Serb bravado has turned to cries of betrayal as the thunder of Croatian artillery rolls closer.
Knin’s cafes are closed, power and phones are cut and the streets are crowded with military vehicles and rebel Serb soldiers.
Radio and TV broadcasts offer encouraging news from the shifting front lines east of Knin and regularly condemn “panicking rumors spread by irresponsible persons.”
But since Croat forces seized two key Bosnian towns east and northeast of Knin last week, cutting its main road to Serb-held Bosnia, Croat rockets and shells have begun pounding Knin’s outskirts.
Soldiers say Bosnian government and Croat units in Bosnia are pushing west and north to threaten Knin’s two remaining road links and strangle the breakaway Croatian Serb “state” of Krajina - the same tactic used by Serbs against Bosnia’s Muslim enclaves.
“We are lost, it’s clear now,” said Smiljka Djurica, 20, from the village of Donji Lapac, near Knin.
“It’s better to take a rifle and go to a front line, kill as many Croats as possible before they kill you,” Djurica said. “I won’t wait for them to rape me and slaughter me on my land.”
Knin, a drab industrial town whose skyline is dominated by a hilltop medieval castle, became the Croatian Serbs’ self-proclaimed capital after their 1991 rebellion captured one-third of Croatia’s territory.
Until recently, they were confident Serb-led Yugoslavia would support them against any Croatian military threat.
But now Serbian President Slobodan Milosevic, who incited civil wars in Croatia and Bosnia, is trying to present himself as a peacemaker, hoping that will end crippling U.N. sanctions.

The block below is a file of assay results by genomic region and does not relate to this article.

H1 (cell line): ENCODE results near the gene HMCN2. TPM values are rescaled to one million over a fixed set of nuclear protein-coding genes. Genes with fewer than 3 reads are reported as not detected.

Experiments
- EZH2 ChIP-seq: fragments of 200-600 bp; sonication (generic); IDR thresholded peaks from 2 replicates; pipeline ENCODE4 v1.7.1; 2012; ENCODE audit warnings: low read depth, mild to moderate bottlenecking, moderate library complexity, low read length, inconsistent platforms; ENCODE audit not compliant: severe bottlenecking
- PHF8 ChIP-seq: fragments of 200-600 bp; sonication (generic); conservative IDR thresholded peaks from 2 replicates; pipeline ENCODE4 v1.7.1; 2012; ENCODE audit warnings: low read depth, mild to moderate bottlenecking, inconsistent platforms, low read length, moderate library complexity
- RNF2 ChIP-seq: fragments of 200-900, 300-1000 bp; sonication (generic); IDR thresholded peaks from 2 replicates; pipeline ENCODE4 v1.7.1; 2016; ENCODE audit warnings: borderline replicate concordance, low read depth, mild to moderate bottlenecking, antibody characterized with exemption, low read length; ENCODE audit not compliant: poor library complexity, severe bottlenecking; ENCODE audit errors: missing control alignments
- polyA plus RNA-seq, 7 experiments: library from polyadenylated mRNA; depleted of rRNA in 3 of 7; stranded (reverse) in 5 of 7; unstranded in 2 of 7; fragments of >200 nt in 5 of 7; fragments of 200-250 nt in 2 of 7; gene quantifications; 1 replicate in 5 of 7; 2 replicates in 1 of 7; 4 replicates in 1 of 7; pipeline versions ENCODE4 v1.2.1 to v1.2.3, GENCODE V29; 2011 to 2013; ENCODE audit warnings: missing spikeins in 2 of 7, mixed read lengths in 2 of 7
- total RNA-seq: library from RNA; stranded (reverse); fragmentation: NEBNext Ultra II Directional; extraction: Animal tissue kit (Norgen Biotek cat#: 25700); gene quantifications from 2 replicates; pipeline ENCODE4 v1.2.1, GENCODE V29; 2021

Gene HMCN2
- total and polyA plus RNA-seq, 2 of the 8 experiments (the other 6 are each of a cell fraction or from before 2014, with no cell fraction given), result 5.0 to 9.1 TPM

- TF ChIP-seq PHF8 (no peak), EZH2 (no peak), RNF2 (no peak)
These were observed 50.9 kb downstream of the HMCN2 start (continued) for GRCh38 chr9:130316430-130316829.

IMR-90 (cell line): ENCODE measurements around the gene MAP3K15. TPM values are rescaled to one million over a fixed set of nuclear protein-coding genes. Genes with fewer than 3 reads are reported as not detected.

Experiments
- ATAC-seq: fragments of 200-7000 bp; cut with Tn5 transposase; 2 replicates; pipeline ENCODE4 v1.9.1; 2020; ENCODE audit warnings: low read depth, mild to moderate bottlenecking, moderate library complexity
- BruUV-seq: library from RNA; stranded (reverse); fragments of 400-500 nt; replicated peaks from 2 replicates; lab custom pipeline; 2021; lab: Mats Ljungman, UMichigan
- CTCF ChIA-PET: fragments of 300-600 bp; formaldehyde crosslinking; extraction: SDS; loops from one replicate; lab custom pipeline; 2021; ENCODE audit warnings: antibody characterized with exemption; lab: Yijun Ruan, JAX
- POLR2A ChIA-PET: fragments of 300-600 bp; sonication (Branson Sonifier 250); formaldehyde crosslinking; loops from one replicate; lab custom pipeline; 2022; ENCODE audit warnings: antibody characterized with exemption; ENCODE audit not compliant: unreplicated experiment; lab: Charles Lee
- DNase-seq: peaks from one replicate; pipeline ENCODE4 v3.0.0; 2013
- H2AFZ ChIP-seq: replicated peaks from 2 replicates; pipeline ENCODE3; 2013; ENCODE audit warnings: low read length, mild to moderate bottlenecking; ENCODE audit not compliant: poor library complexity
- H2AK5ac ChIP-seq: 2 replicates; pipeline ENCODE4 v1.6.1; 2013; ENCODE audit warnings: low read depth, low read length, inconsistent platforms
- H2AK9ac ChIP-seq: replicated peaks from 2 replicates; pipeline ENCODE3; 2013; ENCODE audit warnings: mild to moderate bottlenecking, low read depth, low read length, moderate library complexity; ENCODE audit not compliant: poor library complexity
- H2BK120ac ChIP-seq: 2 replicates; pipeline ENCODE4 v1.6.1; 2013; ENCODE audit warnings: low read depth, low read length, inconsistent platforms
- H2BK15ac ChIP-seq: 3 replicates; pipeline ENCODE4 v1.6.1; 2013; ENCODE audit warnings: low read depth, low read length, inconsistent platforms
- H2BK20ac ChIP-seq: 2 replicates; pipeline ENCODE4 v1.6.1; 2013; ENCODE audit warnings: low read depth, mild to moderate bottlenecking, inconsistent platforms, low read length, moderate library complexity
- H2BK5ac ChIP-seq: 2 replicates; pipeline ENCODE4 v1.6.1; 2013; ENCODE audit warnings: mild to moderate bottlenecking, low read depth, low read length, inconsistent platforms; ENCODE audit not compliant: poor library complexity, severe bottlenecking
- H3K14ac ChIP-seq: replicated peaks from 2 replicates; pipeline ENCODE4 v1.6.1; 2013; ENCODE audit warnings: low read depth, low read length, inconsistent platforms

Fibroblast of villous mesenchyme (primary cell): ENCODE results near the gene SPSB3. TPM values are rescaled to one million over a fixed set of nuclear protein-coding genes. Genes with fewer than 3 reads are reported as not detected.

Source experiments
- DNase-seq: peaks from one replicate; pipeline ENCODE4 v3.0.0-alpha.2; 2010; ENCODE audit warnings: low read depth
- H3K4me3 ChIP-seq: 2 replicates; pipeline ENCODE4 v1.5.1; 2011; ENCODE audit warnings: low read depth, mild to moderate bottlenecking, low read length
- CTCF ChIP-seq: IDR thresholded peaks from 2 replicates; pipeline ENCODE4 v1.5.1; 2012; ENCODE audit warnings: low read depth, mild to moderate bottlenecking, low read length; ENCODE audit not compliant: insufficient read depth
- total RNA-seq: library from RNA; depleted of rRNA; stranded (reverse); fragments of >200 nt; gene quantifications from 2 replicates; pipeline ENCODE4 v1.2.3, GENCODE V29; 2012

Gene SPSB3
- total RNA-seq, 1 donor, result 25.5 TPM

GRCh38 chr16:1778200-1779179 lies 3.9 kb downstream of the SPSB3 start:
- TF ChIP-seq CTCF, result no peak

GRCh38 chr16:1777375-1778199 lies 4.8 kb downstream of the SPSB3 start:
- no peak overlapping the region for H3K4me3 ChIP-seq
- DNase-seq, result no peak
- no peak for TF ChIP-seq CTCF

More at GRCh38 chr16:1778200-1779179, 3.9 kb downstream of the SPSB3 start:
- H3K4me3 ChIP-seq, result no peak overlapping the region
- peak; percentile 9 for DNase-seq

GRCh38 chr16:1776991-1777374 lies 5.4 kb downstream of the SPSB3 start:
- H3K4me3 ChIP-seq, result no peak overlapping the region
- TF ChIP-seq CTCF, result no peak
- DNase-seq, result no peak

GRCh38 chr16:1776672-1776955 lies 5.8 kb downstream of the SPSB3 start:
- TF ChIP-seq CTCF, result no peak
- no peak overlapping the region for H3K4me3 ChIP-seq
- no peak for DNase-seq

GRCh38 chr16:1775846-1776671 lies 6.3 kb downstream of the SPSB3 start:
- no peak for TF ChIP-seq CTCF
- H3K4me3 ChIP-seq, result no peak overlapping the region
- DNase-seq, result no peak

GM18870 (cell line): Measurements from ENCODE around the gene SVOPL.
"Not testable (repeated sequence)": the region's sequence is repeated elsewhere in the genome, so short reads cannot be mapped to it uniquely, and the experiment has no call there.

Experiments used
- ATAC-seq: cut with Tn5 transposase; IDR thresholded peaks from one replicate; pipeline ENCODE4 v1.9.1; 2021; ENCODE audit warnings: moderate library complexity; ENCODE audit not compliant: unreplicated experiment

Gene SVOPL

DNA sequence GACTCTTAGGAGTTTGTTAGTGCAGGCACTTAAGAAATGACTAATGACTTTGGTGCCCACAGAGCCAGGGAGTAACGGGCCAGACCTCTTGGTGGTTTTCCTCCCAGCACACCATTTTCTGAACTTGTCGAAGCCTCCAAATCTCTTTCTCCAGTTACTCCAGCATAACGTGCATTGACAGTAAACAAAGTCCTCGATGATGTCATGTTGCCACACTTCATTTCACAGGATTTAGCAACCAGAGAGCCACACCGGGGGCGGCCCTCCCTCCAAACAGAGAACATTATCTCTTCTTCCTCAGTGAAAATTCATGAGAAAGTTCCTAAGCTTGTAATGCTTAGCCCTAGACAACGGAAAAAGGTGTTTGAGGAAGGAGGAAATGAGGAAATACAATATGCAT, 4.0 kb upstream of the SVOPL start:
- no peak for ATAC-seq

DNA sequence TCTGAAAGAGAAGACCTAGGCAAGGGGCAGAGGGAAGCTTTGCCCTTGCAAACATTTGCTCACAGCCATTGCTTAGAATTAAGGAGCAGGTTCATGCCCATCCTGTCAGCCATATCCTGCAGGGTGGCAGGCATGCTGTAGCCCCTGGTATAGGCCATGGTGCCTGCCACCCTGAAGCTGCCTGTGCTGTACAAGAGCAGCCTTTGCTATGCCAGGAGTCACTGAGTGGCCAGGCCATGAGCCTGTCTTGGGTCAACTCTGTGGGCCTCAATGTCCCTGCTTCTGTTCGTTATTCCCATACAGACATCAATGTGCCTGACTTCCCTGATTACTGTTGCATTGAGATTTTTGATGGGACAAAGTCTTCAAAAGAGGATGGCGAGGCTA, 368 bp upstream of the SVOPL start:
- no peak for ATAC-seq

The Serbs of Croatia cling to the goal of uniting with Milosevic’s republic in a “Greater Serbia,” but accuse him of abandoning them.
Many are hastily packing their bags to flee Knin.
Serbs who choose to fight now generally blame the lack of support from “Mother Serbia,” rather than the advancing Croat forces, for their poor military fortunes.
“What does Serbia want now? It dragged these people into this war and is washing its hands now,” said Spasa Petrovic, a militiaman serving with Croatian Serb forces around Knin.
Petrovic, who comes from the town of Sabac in Serbia, said he also fought on this front in 1991. He said many Knin residents “still hope it’s only a game and, if Croats really press hard, Serbia will enter the war and save them.”
Milosevic was once adored in Knin, but today has become a target of hate because of his decision to distance himself from the Croatian and Bosnian Serbs.
“He will sell out all Serbs for his political survival. He wants us to go back to Croatia. He is pushing us there like a lamb to the slaughter,” said one soldier, who did not give his name because his relatives live in the Croatian-held port of Split.
Many of Knin’s women, left to fend for themselves as their brothers and husbands went to fight and die on the front lines, say they have nowhere to go.
“Many people have already left. My sister is the only one who remained in her apartment building,” said a woman who identified herself only as Slavka.
Slavka, whose two brothers are fighting the Croats, said she had no option but to stay and hope to survive the Croatian advance she considers inevitable.
“Where to go? To Serbia? No way, because I can only be a second-class citizen there,” she said.
Tens of thousands of Serbs who have fled Croatia and Bosnia for Serbia live as refugees, often resented by natives who accuse them of taking jobs or soaking up scarce resources in welfare.
The Serbs’ loss last Friday of two towns in neighboring Bosnia, Grahovo and Glamoc, spread fear in Knin that it would be encircled by Croat forces.